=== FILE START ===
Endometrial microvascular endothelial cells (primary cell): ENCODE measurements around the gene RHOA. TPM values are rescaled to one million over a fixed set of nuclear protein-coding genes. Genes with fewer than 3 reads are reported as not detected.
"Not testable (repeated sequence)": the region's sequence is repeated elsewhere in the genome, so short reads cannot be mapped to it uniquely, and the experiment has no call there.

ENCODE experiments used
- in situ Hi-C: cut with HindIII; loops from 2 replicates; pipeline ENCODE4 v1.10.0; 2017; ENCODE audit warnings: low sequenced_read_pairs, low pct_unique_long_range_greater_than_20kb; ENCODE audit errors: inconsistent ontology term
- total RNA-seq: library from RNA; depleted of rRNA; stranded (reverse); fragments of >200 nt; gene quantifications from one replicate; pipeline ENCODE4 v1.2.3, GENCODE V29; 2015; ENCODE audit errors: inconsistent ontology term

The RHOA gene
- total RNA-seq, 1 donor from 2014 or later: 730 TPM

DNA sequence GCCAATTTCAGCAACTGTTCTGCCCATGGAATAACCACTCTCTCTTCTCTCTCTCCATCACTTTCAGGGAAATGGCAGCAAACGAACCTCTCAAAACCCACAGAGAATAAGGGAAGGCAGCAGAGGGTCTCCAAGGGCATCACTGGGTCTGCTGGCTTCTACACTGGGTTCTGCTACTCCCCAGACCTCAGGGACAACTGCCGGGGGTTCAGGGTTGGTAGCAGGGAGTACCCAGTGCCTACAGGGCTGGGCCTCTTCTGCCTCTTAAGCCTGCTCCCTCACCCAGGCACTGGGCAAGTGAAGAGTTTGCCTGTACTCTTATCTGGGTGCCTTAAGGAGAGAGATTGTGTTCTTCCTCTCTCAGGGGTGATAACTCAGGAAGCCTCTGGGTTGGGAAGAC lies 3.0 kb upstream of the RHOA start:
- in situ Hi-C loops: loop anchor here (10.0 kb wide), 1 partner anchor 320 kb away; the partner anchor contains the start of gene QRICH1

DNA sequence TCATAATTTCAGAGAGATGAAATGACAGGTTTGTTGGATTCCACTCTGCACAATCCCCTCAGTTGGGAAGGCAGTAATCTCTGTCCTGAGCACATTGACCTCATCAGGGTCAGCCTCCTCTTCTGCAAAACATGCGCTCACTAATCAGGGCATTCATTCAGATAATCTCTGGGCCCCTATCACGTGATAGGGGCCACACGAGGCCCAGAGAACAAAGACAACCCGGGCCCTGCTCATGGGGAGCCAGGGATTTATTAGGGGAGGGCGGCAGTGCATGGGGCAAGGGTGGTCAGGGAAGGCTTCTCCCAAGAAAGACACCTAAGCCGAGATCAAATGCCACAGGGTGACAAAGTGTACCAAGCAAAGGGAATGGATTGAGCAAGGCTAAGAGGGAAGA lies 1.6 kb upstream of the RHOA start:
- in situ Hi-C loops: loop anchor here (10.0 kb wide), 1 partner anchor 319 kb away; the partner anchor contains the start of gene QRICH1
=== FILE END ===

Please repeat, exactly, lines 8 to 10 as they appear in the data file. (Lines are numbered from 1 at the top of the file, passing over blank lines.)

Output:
DNA sequence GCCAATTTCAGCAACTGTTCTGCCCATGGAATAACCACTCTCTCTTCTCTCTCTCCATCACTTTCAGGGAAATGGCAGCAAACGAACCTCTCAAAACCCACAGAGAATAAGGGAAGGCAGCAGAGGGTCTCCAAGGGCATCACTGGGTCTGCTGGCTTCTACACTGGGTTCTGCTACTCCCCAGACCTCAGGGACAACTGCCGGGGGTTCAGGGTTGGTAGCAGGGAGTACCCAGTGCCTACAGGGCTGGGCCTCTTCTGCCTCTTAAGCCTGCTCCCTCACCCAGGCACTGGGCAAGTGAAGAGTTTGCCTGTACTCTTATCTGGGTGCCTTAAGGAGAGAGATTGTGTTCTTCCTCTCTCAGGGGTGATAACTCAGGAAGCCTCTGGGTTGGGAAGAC lies 3.0 kb upstream of the RHOA start:
- in situ Hi-C loops: loop anchor here (10.0 kb wide), 1 partner anchor 320 kb away; the partner anchor contains the start of gene QRICH1

DNA sequence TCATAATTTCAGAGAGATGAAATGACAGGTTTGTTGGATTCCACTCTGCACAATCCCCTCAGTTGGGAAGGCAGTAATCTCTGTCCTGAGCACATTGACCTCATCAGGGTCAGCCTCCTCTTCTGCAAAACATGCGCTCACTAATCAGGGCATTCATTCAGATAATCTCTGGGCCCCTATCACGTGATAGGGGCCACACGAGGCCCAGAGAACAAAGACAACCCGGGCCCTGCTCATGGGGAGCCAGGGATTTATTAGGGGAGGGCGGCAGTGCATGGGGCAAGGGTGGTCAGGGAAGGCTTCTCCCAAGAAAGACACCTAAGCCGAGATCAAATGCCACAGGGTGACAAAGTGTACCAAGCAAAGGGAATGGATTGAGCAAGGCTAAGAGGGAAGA lies 1.6 kb upstream of the RHOA start: